With the fight to cut carbon emissions already in overdrive, there is a fairly good likelihood that we just may see the possibility of eliminating it from one form of transportation. Electric vehicles are slowly becoming the norm, taking their cues from Joe Biden, who pledges the United States to be 100 percent carbon pollution-free by 2035. It’s a lofty goal, especially since we have planes, trains, and ships we must contend with.
Of those three, trains may be the closest to getting their solution, and batteries just may be it. The large freight locomotives that traverse the landscape of our nation serve a massive purpose for our supply chain, but their health benefits are less than nil.
Most locomotives run on a 4,400-horsepower engine that chews up over 3.5 billion gallons of diesel fuel each and every year. The smut they spew into the air equates to nearly 35 million tons of carbon dioxide and that’s not all. The other pollutants coming from these diesel engines have been estimated to cause 1,000 premature deaths and nearly $6.5 billion in health care damages.
Now, though, California-based researchers have been looking at the possibility of sending a jolt of electricity into our railroad system. What they found is that the technology we seek to make this happen is virtually ready to roll and, economically speaking, we just may be ready in that regard as well.
In the past, researchers have considered a couple of smart options as a way to cut trains’ emissions. The first would be to electrify our entire rail system by stringing together wires above the railroad tracks. We have and still use this method in some cities, but this solution would require a huge amount of up-front cost. The cost to maintain such a system may be more than we bargained for as well.
Another solution considered would be powering fuel cells with hydrogen. This solution, believe it or not, could actually be a less expensive one in the long run, but it would first require us to develop a means to produce a significant amount of hydrogen. It would ideally involve the splitting of water using renewable energy and while we have the technology to make it happen, this solution is most likely many years away from becoming a reality. So, the solution we need would have to be an immediate one.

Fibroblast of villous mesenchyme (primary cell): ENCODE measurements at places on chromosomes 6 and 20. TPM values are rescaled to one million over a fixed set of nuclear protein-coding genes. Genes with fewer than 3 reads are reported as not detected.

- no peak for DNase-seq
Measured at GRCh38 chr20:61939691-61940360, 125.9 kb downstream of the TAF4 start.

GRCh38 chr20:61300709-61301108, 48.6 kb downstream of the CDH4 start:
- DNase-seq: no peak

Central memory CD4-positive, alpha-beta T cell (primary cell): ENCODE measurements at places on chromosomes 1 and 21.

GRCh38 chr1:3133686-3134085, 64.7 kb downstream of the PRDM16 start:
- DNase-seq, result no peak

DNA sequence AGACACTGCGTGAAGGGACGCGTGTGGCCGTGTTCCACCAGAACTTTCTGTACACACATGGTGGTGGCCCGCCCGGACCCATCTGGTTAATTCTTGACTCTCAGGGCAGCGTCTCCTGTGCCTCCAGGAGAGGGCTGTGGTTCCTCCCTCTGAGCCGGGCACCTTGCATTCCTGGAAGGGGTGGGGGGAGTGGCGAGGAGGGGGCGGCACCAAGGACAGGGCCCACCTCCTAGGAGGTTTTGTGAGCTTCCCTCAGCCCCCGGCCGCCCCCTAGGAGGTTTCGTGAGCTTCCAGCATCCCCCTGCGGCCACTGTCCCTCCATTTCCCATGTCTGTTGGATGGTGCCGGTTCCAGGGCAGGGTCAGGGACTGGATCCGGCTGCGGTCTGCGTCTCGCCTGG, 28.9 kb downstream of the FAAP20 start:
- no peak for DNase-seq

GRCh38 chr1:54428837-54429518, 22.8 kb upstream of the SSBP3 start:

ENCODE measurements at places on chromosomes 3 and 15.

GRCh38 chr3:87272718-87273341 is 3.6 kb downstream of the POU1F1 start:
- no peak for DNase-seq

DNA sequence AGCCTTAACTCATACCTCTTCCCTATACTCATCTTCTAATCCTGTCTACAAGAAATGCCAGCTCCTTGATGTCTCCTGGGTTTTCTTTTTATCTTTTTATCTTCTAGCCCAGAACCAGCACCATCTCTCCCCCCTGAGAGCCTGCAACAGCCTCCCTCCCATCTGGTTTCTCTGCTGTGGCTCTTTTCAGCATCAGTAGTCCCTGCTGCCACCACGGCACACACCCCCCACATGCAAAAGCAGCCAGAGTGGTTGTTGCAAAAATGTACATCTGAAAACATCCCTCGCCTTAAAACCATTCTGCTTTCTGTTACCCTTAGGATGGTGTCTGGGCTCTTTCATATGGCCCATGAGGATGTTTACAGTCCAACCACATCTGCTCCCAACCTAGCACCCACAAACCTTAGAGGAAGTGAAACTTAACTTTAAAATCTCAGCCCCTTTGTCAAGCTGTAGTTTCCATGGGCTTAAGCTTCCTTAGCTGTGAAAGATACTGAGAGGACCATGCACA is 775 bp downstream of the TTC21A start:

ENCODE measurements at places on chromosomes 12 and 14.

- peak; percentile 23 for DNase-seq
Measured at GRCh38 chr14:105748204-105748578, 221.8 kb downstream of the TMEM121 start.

Which leads us to batteries. This almost-ready solution is one that can be integrated with the existing system we already have in place. As you may or may not know, most of our diesel trains use their diesel to power an electric generator, which in turn powers the train’s motors. A simple tinkering of the wiring would potentially allow trains to take on an outside power source, i.e., a battery.
This potential solution was actually strongly considered by scientists a number of years back, but it was eventually kicked out for technological and fiscal reasons. But since then, and perhaps thanks to Elon Musk, our ability to build better, and much larger batteries has grown exponentially. Even better, prices for these bigger, better, badder, and faster batteries have dropped 87 percent over the past ten years. It was time to take another look at the possible battery solution, and the researcher did just that.
On average, your typical freight train travels 150 miles a day when operating. To move that distance, researchers built a battery that could not only handle the mileage but also the payload, which was four locomotives, 100 freight cars, and nearly 7,000 tons of material. What they found was that lithium ferrous phosphate would allow for each of the four trains to be serviced by a single freight car that they configured into a giant battery. This freight car battery turned out to only occupy 40 percent of a typical boxcar volume and, even better, would weigh in seven tons below the weight limit imposed by our existing bridges.
It’s a promising solution. Direct electric powers efficiency would allow a train to use only half the energy we see used by internal combustion engines. But there is always a “but” to possible solutions. One single charge wouldn’t get the train from point A to point B. Of course, that could be alleviated on any of the several stops a train typically makes per journey. The range could be boosted with a fast charge and if longer breaks are necessary then entire battery cars could be swapped out for fully charged ones.
Another “but” that could muck things up might be cost. The system itself wouldn’t need to see new trains built, but the batteries themselves and their corresponding charging infrastructure would need to be bought before an all-electric system can be implemented. One more potential issue – the cost of the electricity itself once these trains went online.
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Does the cost switch to an entirely new electric system outweigh the cost facing our health system? Researchers used an economic measure called the “net present value” to determine what the numbers could look like. They figured that the initial cost of switching to batteries alone would cost a cool $15 billion. They then took pollution damage into account and that negative $15 billion turned into a positive $44 billion in savings. Factoring in climate damages jumped the savings to nearly $94 billion. These are numbers we could get behind.
Will it happen or not is the big question. We have the technology, and we have the willpower to make it happen. Will it be more trouble than it’s worth or is no price too steep to start dealing with the ongoing climate issue?